You don't want your ship caught in port when a tsunami hits. The US is the Japanese military. Let's face it. The US has based and ports all around the whole big globe. They need to know what's going on. They "need to know' now. It is all about being the bestest like Muzzy says. In the old days of empire, the British Geological Survey rule the world. Spies were botonists sailing around on funny named vessels all over the place. Geologist came back to the throne and told them all where the booties could be found. It's all about treasure boys. It's all about pirates and profiteers and gold. Nothing has changed just the boss. Like the WHO sang. same as the old boss.

Sorry.

It's this oil thing. If you are a pedestrian you'lll understand.

These guys from the USGS run seminars telling where the investors should be putting their money. South Dakota anyone. Don't like that. How's Montana for ya?

Edit. Hey Chesepeake Oil and Gas has hit a big gusher. In Texas and Oklahoma. That's another big strike ontop of all the other strikes they've had. If you like watching earthquakes, you should be able to easliy figure out where all the big quakes will be in the future. When I move in a few month into the danger zone. I'm going to make myself a seismogram. Cool . Think positive I rarely say because I'm depressive and an arse. I hope you know i'm still trying to be not too serious. That Congo quake was cool cause i was thinking about the volcanoes there.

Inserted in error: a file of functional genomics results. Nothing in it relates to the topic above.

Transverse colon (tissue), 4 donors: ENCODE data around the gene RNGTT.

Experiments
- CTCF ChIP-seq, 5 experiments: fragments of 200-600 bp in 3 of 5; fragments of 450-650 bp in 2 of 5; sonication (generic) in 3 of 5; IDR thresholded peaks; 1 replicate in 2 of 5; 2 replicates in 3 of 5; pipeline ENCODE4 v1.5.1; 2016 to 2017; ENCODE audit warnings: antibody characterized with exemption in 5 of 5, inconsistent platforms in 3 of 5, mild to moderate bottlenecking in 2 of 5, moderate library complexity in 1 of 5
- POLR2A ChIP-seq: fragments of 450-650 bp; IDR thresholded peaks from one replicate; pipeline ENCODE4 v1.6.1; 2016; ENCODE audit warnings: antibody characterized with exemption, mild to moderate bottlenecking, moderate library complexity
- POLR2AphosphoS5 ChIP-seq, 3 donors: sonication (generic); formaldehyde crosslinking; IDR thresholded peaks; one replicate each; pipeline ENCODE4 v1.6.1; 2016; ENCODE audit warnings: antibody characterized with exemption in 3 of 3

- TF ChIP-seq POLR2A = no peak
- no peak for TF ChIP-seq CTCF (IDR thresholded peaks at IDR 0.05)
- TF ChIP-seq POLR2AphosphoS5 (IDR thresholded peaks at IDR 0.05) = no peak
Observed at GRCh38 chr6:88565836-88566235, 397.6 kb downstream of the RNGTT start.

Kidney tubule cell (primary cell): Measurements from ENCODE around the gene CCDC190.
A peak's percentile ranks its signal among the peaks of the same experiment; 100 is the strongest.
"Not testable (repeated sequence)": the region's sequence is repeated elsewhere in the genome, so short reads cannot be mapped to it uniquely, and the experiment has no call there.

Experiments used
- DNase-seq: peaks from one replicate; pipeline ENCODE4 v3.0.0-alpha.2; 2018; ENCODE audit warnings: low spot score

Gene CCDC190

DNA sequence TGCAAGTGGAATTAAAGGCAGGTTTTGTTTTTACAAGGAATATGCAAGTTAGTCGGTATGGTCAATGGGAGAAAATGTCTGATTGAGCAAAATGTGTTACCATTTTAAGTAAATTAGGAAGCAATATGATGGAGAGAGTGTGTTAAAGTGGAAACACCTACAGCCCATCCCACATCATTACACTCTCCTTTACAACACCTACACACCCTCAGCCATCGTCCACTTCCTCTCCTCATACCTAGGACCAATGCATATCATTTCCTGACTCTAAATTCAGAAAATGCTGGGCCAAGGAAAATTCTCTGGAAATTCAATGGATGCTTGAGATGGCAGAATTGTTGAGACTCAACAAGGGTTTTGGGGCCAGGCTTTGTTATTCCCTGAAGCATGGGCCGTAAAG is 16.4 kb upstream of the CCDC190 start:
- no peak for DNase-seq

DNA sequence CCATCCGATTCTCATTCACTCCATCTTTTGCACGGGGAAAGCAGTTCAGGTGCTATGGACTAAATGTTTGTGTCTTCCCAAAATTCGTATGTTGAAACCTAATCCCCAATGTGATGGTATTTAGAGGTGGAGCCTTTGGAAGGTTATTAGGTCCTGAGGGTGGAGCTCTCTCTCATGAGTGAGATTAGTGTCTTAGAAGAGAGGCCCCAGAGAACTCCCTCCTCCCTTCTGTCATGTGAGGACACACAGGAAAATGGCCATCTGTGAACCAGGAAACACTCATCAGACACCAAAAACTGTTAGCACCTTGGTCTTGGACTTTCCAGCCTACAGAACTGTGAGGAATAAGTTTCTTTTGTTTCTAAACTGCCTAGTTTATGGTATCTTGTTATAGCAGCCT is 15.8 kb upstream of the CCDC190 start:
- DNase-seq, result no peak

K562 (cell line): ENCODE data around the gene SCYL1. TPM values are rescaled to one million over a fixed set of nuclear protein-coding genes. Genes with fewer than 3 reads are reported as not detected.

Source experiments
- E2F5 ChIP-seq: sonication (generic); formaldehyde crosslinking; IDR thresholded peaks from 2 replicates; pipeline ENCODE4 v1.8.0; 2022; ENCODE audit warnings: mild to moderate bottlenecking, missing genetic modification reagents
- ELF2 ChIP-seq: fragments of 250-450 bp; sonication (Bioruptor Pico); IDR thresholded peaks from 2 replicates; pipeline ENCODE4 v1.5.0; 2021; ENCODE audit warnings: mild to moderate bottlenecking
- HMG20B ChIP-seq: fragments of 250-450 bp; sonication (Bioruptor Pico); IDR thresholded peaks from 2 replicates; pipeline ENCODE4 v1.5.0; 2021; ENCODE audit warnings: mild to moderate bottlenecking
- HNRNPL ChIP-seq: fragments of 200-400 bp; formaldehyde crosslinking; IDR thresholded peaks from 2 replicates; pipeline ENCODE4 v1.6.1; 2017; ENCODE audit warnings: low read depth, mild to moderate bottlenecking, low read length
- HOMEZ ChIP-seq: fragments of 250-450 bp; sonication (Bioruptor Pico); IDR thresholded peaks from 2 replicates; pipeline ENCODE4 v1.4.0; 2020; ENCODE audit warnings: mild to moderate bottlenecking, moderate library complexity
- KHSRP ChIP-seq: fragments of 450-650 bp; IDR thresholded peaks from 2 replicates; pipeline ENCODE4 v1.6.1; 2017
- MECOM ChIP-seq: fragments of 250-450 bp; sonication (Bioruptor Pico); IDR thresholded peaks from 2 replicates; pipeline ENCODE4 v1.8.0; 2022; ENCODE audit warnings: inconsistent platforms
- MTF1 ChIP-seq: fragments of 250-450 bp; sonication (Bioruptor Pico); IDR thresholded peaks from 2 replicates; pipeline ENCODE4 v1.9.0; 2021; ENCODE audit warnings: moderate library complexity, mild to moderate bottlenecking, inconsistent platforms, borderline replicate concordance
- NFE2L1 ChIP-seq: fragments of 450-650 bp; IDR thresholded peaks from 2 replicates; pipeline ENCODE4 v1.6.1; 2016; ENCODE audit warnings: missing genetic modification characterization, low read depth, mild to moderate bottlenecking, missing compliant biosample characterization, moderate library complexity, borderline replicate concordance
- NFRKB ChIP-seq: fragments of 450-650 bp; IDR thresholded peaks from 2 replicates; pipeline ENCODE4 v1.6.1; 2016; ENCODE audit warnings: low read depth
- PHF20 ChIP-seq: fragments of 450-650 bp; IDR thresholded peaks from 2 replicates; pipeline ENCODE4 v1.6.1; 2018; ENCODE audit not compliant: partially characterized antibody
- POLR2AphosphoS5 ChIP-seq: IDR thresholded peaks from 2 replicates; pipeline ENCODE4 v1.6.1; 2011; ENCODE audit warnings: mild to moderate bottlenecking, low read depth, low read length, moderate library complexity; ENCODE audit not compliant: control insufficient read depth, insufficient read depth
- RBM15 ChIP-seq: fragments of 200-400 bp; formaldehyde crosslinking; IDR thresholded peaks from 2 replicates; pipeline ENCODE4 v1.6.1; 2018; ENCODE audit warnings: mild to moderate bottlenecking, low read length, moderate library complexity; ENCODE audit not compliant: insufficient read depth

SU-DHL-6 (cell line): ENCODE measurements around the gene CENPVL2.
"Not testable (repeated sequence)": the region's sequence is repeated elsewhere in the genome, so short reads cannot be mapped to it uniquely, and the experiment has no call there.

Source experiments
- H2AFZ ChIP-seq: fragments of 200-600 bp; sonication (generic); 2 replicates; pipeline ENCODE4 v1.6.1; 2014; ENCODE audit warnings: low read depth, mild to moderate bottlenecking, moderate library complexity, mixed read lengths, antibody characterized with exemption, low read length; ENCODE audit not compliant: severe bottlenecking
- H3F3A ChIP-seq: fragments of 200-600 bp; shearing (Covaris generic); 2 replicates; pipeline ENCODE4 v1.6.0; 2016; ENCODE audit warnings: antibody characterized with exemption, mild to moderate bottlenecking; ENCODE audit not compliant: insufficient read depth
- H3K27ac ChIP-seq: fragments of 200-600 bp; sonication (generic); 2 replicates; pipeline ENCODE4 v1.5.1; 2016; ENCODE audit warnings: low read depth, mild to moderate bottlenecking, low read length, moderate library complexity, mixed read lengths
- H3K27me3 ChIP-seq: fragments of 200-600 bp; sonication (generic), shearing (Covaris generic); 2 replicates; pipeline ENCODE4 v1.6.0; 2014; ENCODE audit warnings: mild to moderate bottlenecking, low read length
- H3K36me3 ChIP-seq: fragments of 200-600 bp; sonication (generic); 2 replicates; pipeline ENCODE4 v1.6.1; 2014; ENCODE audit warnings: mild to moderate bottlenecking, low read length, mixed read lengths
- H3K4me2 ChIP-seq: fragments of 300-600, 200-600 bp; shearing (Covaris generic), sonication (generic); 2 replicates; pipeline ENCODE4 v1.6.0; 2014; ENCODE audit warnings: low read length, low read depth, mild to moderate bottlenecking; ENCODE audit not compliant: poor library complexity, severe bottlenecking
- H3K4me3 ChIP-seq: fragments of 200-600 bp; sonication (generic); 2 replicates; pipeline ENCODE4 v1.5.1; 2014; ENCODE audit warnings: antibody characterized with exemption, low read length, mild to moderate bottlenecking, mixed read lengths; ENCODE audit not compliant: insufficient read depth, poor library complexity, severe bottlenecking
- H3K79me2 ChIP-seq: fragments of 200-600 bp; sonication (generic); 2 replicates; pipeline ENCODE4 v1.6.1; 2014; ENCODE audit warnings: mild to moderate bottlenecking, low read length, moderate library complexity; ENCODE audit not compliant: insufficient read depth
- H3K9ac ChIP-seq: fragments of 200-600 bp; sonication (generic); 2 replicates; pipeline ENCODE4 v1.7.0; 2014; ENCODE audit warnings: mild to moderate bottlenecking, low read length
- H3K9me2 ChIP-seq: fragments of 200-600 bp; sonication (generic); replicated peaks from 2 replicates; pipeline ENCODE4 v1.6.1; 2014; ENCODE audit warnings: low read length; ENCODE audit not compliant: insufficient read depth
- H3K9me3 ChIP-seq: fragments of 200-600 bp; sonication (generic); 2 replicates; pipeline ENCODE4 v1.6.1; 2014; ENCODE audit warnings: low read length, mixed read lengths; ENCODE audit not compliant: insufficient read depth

shut up roboin


www.bloomberg.com...
edit on 6-6-2012 by ericblair4891 because: (no reason given)



posted on Jun, 6 2012 @ 08:30 PM
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From the point of view of the end user / member of the public.

If the USGS can not get the simple magnitude right, and every one else can, then what faith can I have that they will get anything more complex right. Everyone else manages the feat. USGS seem to be crippled.

In fact they act just like monolithic bureaucrats. Put the scientists back in charge.

I know this is not fair, but it is the perception of some of the public. It is very typical of the US needing bureaucrats to spend the huge amount of money thrown at them to pay the bureaucrats outlandish salaries.

The Best in The World, hardly, can't even get the magnitude right, (Snicker)

P